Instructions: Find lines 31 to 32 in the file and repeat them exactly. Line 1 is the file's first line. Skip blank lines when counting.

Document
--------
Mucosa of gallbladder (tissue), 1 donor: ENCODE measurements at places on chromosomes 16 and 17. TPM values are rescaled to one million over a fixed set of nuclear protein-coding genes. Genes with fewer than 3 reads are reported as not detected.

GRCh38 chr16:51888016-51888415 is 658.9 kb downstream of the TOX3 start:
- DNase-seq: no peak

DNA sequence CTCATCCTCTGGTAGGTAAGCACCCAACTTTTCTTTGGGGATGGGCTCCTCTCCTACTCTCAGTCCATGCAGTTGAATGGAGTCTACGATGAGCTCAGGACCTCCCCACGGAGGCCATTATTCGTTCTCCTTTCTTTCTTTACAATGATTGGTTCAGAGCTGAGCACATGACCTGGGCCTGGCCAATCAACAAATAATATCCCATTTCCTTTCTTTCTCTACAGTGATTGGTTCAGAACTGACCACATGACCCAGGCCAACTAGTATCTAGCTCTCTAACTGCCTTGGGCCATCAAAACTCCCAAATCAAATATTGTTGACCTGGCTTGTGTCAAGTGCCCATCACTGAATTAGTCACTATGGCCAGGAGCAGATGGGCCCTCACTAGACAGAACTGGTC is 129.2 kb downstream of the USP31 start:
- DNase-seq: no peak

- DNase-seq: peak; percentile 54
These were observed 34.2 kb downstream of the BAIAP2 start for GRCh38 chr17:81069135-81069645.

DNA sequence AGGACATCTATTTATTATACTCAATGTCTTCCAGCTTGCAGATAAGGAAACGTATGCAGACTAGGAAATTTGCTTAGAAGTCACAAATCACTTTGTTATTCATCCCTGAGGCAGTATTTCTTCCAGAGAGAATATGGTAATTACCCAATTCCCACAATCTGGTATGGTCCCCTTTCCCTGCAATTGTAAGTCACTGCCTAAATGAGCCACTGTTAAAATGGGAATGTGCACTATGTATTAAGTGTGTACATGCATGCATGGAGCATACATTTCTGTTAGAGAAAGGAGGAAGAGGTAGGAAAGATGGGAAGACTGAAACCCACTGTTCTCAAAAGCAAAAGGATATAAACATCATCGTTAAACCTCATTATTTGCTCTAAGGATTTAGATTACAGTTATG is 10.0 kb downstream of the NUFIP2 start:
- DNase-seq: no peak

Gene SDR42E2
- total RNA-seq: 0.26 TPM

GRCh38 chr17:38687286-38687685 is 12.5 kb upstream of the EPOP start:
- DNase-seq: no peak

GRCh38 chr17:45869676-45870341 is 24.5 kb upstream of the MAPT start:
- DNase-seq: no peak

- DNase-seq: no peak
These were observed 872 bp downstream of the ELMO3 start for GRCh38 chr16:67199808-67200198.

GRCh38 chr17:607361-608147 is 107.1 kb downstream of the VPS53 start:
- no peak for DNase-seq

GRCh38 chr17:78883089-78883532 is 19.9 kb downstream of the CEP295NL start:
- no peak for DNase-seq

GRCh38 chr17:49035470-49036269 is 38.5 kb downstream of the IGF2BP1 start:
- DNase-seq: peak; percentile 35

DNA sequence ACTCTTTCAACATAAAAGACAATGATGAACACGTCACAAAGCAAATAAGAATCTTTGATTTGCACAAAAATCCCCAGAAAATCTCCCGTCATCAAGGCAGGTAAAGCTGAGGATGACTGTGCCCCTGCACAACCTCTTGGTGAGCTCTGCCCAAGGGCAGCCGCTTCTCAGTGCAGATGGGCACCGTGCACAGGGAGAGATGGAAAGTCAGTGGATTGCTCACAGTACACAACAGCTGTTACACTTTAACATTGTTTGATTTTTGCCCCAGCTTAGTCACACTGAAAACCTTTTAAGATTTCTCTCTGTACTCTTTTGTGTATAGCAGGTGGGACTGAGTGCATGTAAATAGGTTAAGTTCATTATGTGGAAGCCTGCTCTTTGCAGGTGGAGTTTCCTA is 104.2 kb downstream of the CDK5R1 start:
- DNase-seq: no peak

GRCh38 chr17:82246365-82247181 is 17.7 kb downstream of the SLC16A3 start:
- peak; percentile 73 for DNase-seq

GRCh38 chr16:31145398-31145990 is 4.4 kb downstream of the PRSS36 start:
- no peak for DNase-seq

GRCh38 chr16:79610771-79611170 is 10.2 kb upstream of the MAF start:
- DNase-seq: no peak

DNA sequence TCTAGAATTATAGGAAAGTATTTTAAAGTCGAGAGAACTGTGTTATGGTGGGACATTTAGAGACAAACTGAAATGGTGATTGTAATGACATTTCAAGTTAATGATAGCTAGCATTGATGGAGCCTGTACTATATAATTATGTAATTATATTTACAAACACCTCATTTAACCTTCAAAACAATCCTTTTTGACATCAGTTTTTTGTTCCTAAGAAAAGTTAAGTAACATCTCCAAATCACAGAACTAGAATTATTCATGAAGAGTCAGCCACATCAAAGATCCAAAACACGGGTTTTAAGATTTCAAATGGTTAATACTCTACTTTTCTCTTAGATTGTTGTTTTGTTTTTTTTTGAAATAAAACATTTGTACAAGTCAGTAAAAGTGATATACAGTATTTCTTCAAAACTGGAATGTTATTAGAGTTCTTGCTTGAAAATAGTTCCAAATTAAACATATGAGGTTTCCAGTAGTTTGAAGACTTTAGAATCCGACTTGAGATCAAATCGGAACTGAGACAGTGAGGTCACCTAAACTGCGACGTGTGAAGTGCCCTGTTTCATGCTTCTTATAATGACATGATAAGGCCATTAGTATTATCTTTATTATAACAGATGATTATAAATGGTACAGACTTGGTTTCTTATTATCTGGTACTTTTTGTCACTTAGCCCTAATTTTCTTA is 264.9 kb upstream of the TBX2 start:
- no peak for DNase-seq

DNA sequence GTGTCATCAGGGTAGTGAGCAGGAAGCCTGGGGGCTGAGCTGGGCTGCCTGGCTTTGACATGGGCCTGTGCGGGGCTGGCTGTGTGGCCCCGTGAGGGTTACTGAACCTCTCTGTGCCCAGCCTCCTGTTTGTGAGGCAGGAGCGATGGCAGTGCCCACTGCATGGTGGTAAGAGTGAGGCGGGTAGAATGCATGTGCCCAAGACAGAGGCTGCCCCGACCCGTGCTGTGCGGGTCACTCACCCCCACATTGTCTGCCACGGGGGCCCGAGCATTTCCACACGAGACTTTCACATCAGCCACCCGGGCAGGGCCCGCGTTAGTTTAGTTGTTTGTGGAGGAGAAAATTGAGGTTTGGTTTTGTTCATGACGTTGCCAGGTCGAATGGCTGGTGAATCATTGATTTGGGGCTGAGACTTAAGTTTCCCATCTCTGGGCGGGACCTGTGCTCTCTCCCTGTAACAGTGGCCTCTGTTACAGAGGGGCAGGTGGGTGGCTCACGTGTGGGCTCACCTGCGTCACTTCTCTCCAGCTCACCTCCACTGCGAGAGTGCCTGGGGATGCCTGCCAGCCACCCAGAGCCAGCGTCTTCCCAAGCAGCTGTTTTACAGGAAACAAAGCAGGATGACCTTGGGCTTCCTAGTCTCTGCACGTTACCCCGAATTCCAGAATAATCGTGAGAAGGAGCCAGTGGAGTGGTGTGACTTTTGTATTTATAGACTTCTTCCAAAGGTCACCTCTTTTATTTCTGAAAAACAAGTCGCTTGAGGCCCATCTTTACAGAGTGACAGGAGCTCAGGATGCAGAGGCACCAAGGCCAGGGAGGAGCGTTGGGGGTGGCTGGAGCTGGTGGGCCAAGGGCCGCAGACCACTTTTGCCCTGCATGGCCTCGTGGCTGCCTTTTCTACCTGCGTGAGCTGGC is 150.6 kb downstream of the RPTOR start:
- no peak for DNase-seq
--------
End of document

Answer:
- DNase-seq: no peak

DNA sequence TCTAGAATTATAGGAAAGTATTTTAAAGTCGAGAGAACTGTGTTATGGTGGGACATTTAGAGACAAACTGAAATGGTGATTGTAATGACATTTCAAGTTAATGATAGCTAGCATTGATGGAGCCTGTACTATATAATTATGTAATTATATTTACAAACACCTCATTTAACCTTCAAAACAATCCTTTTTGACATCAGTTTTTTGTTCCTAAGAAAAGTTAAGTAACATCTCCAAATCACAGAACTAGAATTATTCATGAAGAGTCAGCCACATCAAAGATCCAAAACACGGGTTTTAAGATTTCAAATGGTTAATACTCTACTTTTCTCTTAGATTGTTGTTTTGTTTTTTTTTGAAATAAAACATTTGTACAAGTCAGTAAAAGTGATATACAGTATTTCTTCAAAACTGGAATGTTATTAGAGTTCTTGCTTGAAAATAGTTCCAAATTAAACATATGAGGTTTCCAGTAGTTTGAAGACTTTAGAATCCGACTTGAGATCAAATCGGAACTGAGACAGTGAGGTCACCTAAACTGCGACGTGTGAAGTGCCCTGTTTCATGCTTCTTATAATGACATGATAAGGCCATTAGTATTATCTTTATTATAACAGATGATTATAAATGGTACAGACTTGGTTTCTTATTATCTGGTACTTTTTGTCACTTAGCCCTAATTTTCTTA is 264.9 kb upstream of the TBX2 start: